Earlier this summer, Media Post released a column penned by Ken Robbins that got us thinking. The piece, titled, “Selling Lifestyles Instead of Products,” focused on the notion that brands need to sell the end result of their product instead of spending the majority of their time explaining how the product actually works.
Some brands are phenomenal at this. Pain relief commercials rarely feature a dramatization of inhibitor molecules latching onto enzymes in an effort to prevent a chemical reaction. Instead of a biology textbook animation, you’ll see smiling adults walking their dogs, playing with their kids and grandkids, or hanging out at a bar with their friends. Robbins’ observation here may seem simple, but it encapsulates one of the fundamental challenges of marketing: communicating the major benefits of your brand's product in a crisp, effective, and truthful narrative.
Where does Targeted TV come into play here? In order to figure out, “what to say, who to say it to, and where to say it,” you need data. Good, comprehensive, and multilayered data.
Robbins breaks down his approach to determining the appropriate message, audience, and platform into four key steps:
1) Identify your target customer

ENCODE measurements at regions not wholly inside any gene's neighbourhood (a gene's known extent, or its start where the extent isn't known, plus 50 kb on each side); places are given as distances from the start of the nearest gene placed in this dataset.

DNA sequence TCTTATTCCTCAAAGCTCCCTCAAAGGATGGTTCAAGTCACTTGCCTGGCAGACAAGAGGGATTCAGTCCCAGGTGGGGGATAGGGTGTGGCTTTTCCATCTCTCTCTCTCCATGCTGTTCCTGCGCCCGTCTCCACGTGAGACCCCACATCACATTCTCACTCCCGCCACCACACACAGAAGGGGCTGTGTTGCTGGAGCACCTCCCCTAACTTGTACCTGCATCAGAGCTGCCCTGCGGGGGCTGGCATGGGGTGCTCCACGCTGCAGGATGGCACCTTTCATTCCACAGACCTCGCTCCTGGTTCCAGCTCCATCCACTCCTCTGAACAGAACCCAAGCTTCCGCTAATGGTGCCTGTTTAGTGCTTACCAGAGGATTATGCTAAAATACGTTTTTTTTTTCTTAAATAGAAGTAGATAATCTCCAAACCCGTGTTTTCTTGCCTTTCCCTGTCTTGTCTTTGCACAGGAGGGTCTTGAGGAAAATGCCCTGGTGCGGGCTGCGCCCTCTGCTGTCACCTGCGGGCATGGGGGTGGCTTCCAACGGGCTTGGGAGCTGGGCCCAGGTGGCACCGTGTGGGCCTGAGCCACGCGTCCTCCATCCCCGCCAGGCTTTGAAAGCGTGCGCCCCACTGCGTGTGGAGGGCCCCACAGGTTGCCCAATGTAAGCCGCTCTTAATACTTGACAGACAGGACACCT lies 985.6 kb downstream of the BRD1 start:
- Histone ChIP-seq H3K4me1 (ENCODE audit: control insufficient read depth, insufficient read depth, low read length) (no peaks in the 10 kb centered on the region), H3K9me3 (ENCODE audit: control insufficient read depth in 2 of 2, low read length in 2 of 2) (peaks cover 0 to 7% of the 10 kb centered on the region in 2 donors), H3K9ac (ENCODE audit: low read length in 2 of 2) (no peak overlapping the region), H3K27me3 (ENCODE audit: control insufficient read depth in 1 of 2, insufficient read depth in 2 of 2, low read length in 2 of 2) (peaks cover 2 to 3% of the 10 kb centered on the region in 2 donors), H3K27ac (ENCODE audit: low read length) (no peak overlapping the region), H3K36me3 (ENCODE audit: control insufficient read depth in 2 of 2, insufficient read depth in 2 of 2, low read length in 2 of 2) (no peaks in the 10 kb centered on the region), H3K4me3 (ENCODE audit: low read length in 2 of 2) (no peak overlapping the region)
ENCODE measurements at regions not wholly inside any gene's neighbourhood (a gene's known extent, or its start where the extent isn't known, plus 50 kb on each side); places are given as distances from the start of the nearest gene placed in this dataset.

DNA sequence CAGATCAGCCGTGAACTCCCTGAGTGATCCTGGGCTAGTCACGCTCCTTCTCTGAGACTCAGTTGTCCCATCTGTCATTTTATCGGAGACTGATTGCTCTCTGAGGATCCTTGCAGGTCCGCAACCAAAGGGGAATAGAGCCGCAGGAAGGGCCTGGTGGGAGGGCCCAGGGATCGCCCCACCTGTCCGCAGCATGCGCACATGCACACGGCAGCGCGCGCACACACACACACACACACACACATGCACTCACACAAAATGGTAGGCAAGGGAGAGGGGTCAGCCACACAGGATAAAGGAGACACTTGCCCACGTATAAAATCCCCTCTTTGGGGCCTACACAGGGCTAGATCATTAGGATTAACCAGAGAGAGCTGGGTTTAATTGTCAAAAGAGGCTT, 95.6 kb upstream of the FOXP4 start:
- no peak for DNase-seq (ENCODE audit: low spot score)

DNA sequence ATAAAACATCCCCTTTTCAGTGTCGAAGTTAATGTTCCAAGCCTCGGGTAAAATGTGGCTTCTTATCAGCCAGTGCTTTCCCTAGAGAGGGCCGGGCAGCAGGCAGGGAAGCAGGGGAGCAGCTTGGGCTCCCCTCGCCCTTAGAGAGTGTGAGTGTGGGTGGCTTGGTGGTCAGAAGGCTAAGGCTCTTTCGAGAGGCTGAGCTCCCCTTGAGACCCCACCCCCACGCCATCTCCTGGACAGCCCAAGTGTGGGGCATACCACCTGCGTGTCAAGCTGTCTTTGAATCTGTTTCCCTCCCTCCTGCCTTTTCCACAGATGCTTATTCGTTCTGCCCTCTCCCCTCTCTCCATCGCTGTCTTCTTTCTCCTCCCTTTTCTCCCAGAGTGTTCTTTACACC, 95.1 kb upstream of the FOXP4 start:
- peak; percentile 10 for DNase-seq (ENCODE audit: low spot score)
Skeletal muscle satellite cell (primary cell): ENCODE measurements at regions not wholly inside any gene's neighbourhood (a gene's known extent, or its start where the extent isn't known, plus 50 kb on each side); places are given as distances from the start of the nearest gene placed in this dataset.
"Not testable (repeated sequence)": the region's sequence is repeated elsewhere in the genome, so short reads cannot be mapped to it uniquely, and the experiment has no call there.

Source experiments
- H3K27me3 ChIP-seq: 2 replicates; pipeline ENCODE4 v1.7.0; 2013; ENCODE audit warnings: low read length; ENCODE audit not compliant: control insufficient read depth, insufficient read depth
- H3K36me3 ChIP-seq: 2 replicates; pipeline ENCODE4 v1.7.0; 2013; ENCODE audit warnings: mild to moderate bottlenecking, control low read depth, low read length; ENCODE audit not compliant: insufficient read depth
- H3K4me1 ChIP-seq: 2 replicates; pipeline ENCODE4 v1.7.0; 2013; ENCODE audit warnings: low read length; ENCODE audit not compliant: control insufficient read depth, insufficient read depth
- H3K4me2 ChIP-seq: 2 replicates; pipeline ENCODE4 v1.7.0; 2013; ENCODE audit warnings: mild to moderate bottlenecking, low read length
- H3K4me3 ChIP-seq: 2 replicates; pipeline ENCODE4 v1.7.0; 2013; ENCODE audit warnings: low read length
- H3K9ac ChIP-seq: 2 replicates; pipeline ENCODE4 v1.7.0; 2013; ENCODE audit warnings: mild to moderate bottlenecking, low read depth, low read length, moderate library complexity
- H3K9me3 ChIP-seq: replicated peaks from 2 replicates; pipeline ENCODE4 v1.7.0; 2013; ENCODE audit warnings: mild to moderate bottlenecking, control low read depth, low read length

This is key. Who is your product or service geared towards? Your answer should not just be a gender and an age range. In the digitalized era of big data, using just that hackneyed demographic couplet does not cut it. As Robbins writes, “Attitudes, preferences, and values are key differentiators in uncovering which messages stick and which become noise.”
Centriply recently signed deals with Experian and Cambridge Analytica, two data companies which are pioneers in the forumulation of hyper-specific advertising personas. Experian creates its own unique personas and then scores its entire database of individuals on how well each individual aligns with each persona. This data can then be thrust into our independent, demand-side planning tool, combined with the relevant geographic data, in order to choose the most effective TV inventory.
2) Draw a lifestyle picture of each persona
The data from places like Experian and CA can help a marketer here greatly. These organizations gather data on you based off of purchases, online activity, social media, and even the route you take to work. With Centriply's data partnerships, marketers can make a more informed lifestyle picture of each persona.
3) Map your brand identity to lifestyle pictures
If marketers follow a data-fueled, content creation strategy, they can amplify the true value of their brand to their consumers. Knowledge is power and audience data can create opportunities to uncover the hidden truths about your audience that can then be leveraged to extend reach and engagement.
4) Provide a platform to engage customers
Here Robbins emphasizes the importance of social media in creating a dialogue between brand and consumer. The “sharing with a friend” or “challenge a friend” marketing strategies were effective for Coke and the ALS Foundation with their respective ad campaigns.
The next step would then be to track who exactly is doing the sharing and who is responding to the shares. This new engagement measure could inform future ad campaigns and thus the virtuous cycle of data-charged content marketing continues!
Overall, great article by Ken Robbins and Media Post. If you haven’t read it, definitely give it a look.